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 V.17 No.37 | September 11 - 17, 2008 

Film Review

Frozen River

Quietly engrossing indie film makes a run for the border (the northern border)

“Is this gonna be on ‘COPS’?”
“Is this gonna be on ‘COPS’?”

Frozen River

Directed by Courtney Hunt

Cast: Melissa Leo, Misty Upham

In a year starved for indie film, it’s practically a treat to rest your eyes on a simple, unassuming drama like Frozen River. No exploding Gotham streets, no death-defying Jeep chases through South American jungles. Just low-budget, minor-key character drama in a decidedly unexotic locale.

The film takes place in what is basically the polar opposite (literally) of El Paso/Juarez. It’s set in a grubby, snow-clogged border town between New York and the Canadian province of Quebec. Our tour guide here is Ray Eddy (prolific actress Melissa Leo whose longest tour of duty came with “Homicide: Life on the Street”). Ray’s sitting on the wrong side of 40, living in a trailer with her two sons, working part-time at a dollar store and lamenting the timing of her gambling-addicted husband, who’s stolen the family nest egg and run off two weeks before Christmas.

Ray’s dreams are heartbreakingly humble. She just needs the down payment to move her and her sons into a long-promised doublewide trailer. (Now that’s what you call upwardly mobile.) But with Christmas looming and hubby AWOL, the dream is slipping away. One day, she crosses paths with Lila (Misty Upham, Skins), a surly gal from the nearby Mohawk Indian reservation who has “acquired” Ray’s husband’s car after it was abandoned at a local bus station. Under the pretense of helping sell the vehicle to a friend, Lila tricks Ray into sneaking across the border. In Canada, the car’s trunk gets packed with illegal aliens and the ladies slip back across the border at the reservation, where Border Patrol agents can’t venture.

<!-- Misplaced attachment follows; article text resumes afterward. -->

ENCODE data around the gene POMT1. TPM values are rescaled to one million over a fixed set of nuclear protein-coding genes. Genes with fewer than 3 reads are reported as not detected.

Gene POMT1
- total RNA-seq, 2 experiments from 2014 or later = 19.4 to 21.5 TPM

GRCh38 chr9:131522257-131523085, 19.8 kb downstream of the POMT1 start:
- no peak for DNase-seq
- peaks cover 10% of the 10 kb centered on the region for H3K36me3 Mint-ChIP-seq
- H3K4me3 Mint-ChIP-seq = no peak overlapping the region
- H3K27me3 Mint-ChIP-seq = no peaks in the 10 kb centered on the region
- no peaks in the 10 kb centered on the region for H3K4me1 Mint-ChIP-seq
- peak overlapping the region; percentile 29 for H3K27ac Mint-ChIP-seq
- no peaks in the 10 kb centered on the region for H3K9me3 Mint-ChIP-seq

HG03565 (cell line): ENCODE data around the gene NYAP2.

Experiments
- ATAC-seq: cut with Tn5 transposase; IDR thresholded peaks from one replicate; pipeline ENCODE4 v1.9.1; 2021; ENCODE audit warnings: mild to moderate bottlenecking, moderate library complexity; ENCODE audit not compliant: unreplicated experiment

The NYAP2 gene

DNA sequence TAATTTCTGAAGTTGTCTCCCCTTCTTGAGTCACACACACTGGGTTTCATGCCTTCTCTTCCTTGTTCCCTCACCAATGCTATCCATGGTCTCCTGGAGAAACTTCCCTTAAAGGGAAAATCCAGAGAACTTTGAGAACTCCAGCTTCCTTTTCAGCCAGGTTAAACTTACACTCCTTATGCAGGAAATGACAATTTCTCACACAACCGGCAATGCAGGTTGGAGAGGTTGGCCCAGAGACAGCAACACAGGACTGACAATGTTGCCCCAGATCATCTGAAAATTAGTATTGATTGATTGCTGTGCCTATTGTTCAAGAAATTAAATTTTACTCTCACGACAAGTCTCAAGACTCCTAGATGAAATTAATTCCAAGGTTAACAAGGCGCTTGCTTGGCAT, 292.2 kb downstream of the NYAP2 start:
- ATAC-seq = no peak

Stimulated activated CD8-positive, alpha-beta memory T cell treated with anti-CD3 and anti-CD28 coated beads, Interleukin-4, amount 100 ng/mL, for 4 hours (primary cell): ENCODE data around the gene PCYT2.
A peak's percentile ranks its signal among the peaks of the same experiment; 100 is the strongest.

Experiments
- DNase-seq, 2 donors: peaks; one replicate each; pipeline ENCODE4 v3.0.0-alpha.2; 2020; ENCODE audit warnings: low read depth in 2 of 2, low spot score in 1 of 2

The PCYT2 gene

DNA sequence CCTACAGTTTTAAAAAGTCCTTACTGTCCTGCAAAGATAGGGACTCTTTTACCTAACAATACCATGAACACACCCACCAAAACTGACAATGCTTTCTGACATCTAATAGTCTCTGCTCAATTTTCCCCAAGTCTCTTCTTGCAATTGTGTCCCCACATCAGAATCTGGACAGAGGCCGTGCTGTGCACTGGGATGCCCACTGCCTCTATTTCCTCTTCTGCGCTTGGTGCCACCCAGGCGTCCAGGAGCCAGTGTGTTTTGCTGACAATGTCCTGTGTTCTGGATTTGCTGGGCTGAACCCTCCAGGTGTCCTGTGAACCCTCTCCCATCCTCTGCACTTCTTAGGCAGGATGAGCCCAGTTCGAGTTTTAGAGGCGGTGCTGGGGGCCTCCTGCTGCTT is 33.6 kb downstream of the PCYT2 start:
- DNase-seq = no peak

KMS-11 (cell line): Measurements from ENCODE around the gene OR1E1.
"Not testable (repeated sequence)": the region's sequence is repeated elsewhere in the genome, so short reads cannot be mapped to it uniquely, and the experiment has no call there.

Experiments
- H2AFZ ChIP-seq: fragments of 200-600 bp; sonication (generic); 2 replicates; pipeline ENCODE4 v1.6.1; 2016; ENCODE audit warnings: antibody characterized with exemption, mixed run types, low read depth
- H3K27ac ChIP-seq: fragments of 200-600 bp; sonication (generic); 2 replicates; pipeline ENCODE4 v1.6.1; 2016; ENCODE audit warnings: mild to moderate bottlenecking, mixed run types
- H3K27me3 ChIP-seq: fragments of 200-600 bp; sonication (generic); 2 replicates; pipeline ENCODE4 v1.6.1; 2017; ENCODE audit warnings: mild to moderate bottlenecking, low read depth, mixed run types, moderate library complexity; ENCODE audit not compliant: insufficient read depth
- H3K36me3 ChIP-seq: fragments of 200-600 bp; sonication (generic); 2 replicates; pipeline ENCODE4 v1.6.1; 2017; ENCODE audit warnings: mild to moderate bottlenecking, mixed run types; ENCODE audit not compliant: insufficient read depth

This sudden, unexpected foray into human smuggling nets an easy $2,400. Not surprisingly, it isn’t long before practical-minded Ray hunts down Lila again, offering the use of her car and the easy camouflage of a white face.

Although the film’s central plot revolves around unlawful activity, it’s less of a crime story and more of a look at the lives of two desperate women. In time, we learn Lila’s story, and see why she’s stuck in the world of “snakeheads” (the northern version of “coyotes”—people who smuggle illegals across the border and make them pay off their debt through forced labor). First-time writer-director Courtney Hunt has crafted a gritty, hardscrabble portrait of life on the edge. The script is earnest, the actors are emotionally committed and the director is obviously deeply concerned with social issues. But, for all it’s lonely, cloud-covered mood-setting, Frozen River never pushes its characters close enough to that edge. There are a handful of tense, “uh oh” moments, but Hunt is too reserved a filmmaker to pull the trigger. There’s something to be said for resisting the explosions and car chases of mainstream Hollywood, but there’s something else to be said about giving your characters some serious drama to deal with.

Still, if you can adjust your perspective away from the glitzy, Scarface-inspired crime dramas of Hollywood; if you can downgrade your ambitions to jibe with those of a couple of working, single mothers struggling to keep the Sword of Damocles from above their heads, then Frozen River provides a subtle, plaintive and quietly engrossing portrait of female bonding.


Frozen River

This humble, soft-spoken character-study-cum-crime-drama introduces us to two women, different on the surface, but united by something deeper. Ray (Melissa Leo) is a woman living in a hardscrabble New York/Canadian border town and struggling to raise two sons after her gambling-addicted hubby splits town. Lila (Misty Upham) is also a single mother, running illegal aliens back and forth across the unwatched border of a nearby Native American reservation. Brought together by the monetary rewards of this crime, these two women bond in plaintive and quietly engrossing way. 97 minutes R.

 

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